Music and the movies go hand-in-hand (or song in script). Since Victor Fleming's sweeping film adaptation of The Wizard of Oz in 1939, cinema has been awash with melodic sound - from the pure musical, to films about music, to those that just happen to have catchy soundtracks.
The Wizard of Oz may well be the most recognizable early musical, but it was in fact The Jazz Singer (1927) released twelve years prior that introduced the audio track into cinema. In his book The Story of Film, Mark Cousins credits The Jazz Singer as being the film that ended silent cinema. Since then the genre has transformed and evolved, producing high and low notes along the way.
This list is comprised wholly of films released since the year 2000, and mainly of films about the music industry (there's only one that fits the classic definition of a musical). As such, other filmic aspects like robust characterization, engaging writing and credible acting have contributed to their success. They're all very good movies - one or two even being considered great - and they all boast enjoyable, interesting soundtracks.
O Brother, Where Art Thou? (2000)
Granted, this is a bit of a cheat. Best to get the 'iffy' selections out the way early. The Coen Brothers' (though only Joel has a director credit) first post-Millennial outing has a lot more in common with comedy than it does music, but its accompanying folk soundtrack did win a Grammy for 'Album of the Year.'
In the film, three escaped convicts (George Clooney, John Turturro and Tim Blake Nelson) find themselves on the run from the law while also chasing a mysterious hidden treasure. On their cantankerous travels the trio become inexplicably known as the Soggy Bottom Boys after recording surprise hit 'Man of Constant Sorrow' under pretense.
Though not actually sung by Clooney and Co - Dan Tyminski provided lead vocals - the song is funny and lyrically relevant, perfectly matching the film's mad brilliance as well as its dust-strewn Southern setting.
Almost Famous (2000)
Cameron Crowe's Almost Famous is undoubtedly one of the brightest films about music journalism to ever hit the silver screen. It struggled at the box office, unable to recoup its modest $60 million budget, but the piece was critically lauded upon release. In 2000, Roger Ebert called it his film of the year.
Perhaps most famous for its tour bus Elton John sing-along, this is also worth checking out to see a plethora of effective, varied performances. Patrick Fugit, in his first film role, stars as a budding journalist who gets the go-ahead from Rolling Stone to do a story on a rock band.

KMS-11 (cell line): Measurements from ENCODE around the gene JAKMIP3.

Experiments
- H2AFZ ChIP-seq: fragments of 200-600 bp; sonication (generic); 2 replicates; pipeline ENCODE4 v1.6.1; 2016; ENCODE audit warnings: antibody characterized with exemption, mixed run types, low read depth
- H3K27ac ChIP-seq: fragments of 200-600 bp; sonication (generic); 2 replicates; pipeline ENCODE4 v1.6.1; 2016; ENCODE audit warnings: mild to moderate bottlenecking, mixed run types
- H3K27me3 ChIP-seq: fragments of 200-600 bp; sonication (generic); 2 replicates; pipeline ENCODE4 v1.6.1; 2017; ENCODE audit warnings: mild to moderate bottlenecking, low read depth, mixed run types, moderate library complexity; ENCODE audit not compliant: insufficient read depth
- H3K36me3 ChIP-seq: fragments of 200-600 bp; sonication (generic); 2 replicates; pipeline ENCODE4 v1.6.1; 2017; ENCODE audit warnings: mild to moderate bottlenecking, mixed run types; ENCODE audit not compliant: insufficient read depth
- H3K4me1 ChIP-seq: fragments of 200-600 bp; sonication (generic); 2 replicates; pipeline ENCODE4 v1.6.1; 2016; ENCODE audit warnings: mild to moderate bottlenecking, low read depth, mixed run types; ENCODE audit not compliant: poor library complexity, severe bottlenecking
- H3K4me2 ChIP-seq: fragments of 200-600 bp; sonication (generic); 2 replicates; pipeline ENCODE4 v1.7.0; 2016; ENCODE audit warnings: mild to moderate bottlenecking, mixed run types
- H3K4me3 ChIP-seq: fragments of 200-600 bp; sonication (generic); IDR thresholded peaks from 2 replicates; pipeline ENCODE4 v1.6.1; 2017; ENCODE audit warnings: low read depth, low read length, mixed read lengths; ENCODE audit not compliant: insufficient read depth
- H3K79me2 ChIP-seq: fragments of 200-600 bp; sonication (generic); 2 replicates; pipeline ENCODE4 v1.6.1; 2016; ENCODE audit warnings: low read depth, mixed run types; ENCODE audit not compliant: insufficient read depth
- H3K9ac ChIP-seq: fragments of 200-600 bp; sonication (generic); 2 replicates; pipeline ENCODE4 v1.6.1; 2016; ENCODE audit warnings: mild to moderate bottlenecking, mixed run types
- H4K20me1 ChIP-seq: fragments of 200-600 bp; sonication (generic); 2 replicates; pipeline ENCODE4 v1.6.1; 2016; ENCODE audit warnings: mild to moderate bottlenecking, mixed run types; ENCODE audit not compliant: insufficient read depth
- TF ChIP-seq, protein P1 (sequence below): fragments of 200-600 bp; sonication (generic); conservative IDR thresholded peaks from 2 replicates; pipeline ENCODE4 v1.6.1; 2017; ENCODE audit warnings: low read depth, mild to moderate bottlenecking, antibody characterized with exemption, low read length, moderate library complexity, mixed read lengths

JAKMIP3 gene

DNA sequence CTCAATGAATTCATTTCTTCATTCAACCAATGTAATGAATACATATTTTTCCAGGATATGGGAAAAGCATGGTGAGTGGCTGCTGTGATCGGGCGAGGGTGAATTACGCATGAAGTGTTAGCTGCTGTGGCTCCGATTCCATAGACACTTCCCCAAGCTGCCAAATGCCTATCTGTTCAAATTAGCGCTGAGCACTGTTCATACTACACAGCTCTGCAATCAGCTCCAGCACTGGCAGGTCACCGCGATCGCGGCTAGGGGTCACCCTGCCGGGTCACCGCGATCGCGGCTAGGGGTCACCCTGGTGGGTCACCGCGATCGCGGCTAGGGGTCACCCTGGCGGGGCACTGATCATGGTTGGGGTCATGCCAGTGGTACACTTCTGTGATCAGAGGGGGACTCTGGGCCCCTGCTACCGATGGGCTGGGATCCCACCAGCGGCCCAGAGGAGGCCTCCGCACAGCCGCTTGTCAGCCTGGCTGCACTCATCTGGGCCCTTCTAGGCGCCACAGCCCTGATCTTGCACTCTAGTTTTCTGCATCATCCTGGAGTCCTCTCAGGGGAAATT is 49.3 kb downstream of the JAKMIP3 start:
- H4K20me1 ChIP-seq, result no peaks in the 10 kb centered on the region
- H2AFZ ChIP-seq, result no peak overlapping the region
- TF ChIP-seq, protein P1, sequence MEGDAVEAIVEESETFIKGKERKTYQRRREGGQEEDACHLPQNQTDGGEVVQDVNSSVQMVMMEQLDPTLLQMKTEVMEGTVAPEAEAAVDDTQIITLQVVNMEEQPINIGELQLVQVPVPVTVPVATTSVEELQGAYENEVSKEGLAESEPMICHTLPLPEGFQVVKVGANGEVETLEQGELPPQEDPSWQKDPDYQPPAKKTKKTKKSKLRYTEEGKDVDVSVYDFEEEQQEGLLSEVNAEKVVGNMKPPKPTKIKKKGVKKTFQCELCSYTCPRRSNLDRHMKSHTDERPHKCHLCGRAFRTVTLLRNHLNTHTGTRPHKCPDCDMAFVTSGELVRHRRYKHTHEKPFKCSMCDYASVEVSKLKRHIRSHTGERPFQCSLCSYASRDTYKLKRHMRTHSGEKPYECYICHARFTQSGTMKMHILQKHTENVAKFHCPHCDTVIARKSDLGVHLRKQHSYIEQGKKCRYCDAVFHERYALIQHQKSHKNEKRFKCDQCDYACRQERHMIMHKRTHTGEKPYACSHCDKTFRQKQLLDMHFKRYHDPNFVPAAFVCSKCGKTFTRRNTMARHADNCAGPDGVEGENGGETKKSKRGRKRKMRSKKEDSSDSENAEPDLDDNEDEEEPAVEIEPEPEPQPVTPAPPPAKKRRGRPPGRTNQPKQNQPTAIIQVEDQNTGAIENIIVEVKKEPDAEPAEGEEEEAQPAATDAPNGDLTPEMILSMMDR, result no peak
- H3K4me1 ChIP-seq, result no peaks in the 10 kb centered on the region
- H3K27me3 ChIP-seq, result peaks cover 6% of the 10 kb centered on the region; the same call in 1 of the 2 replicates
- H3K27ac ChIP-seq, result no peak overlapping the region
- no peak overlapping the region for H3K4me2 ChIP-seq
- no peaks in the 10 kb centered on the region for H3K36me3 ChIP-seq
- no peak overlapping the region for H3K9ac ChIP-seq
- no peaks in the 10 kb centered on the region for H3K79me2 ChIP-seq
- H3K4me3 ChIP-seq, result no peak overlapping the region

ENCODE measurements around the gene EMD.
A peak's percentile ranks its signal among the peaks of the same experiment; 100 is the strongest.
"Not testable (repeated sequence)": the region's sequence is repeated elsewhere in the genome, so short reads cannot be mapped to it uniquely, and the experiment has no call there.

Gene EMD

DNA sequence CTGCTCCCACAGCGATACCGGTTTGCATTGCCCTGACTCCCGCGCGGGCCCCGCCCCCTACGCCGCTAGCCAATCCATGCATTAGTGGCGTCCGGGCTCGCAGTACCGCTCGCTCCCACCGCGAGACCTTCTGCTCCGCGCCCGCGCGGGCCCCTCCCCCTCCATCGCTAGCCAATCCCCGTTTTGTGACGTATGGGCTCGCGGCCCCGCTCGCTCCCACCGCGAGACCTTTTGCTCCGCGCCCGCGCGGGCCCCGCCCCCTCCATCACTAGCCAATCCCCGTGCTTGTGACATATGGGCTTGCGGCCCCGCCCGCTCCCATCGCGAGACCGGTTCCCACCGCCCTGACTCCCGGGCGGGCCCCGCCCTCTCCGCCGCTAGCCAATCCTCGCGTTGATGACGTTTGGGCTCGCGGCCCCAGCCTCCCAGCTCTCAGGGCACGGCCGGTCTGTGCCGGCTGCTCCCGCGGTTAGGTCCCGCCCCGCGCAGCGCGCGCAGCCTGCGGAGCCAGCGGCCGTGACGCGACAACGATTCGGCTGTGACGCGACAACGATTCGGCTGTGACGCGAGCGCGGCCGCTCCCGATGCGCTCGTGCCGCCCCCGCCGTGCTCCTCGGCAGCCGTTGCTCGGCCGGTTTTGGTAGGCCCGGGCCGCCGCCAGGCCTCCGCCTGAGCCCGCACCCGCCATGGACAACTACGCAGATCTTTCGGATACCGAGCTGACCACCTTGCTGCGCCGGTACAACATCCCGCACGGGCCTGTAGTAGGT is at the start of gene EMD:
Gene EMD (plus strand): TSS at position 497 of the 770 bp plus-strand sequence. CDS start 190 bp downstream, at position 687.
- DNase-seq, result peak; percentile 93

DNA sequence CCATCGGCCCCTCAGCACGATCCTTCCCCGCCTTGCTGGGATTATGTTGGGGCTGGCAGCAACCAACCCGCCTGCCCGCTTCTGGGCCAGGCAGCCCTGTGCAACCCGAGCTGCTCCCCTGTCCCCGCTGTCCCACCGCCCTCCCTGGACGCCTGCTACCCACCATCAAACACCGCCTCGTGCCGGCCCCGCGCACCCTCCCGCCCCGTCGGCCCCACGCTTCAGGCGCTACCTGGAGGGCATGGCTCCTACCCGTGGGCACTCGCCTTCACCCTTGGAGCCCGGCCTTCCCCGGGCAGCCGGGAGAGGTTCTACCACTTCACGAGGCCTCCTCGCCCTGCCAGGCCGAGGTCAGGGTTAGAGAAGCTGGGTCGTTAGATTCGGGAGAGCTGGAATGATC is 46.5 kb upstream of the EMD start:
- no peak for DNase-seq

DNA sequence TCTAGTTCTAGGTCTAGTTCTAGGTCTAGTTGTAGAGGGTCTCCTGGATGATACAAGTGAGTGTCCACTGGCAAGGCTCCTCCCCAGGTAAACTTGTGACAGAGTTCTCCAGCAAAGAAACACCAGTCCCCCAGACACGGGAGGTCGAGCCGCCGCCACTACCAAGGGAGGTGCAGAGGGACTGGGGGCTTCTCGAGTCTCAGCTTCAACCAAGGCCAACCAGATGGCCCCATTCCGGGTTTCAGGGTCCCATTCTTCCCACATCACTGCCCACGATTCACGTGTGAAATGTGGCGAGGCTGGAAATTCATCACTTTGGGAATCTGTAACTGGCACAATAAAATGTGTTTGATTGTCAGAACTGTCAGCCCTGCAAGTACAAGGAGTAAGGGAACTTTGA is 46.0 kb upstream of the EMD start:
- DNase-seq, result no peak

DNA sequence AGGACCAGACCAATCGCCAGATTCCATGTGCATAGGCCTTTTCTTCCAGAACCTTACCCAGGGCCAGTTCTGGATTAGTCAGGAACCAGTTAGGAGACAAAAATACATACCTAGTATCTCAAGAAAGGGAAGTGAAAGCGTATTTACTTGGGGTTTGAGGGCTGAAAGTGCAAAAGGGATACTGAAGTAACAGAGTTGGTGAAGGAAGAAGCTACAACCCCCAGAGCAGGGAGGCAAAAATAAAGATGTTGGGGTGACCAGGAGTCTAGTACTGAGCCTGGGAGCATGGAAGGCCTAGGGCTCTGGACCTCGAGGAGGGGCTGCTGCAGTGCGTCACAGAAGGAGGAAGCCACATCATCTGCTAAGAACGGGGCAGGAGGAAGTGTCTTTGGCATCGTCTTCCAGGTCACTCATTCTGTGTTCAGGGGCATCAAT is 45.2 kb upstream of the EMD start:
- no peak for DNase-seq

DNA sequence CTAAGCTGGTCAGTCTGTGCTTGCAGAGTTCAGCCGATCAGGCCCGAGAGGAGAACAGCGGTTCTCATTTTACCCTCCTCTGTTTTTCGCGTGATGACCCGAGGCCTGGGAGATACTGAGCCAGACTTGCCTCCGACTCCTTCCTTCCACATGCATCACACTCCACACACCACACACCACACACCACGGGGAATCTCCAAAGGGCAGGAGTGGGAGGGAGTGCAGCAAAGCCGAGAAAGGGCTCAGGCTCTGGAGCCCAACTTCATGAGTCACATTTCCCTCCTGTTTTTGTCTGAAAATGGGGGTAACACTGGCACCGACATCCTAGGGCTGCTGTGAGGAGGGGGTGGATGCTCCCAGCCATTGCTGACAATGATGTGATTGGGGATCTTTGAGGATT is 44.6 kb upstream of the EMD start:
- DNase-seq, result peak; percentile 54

Billy Crudup and Kate Hudson are also key players in a film that Crowe hasn't bested in the decade and a half since. To be fair, he did set himself a pretty high bar.
School of Rock (2003)
Everybody's favorite eccentric musician-turned-actor, Jack Black, succinctly channels those eccentricities as Dewey Finn in School of Rock. Dewey, a struggling guitarist, pretends to be his roommate Ned in order to land a teaching job. He subsequently turns his class of children into a rock band and the rest is history.
This is a Richard Linklater film, which means it is bursting with heart and charm, in no small part due to Black's genuinely likable waster and the amiable performances of the numerous young actors playing his students. The soundtrack includes the likes of Led Zeppelin and the Ramones (whose "My Brain Is Hanging Upside Down" propels a tremendous montage sequence).
Arguably, though, the most ear-catching moment is when the class play their energetic original track towards the end of the movie, eduction-adoring lyrics and all. That's what they go to school for.
Walk the Line (2005)
From the upbeat to the sombre. Walk the Line tells the story of Johnny Cash's rise through the ranks of country music during the mid-20th century. Joaquin Phoenix plays Cash - unsurprisingly with vigor and wholeheartedness - while Reese Witherspoon assumes the role of his real life lover June Carter. The latter received an Academy Award for 'Best Actress' in 2006, whereas the former had to make do with just a nomination.
If you're a Johnny Cash fan, chances are you've seen this one. It can be a tough watch, particularly as the talented singer-songwriter turns to substance abuse. But there are plenty of uplifting moments and director James Mangold helms with careful aplomb.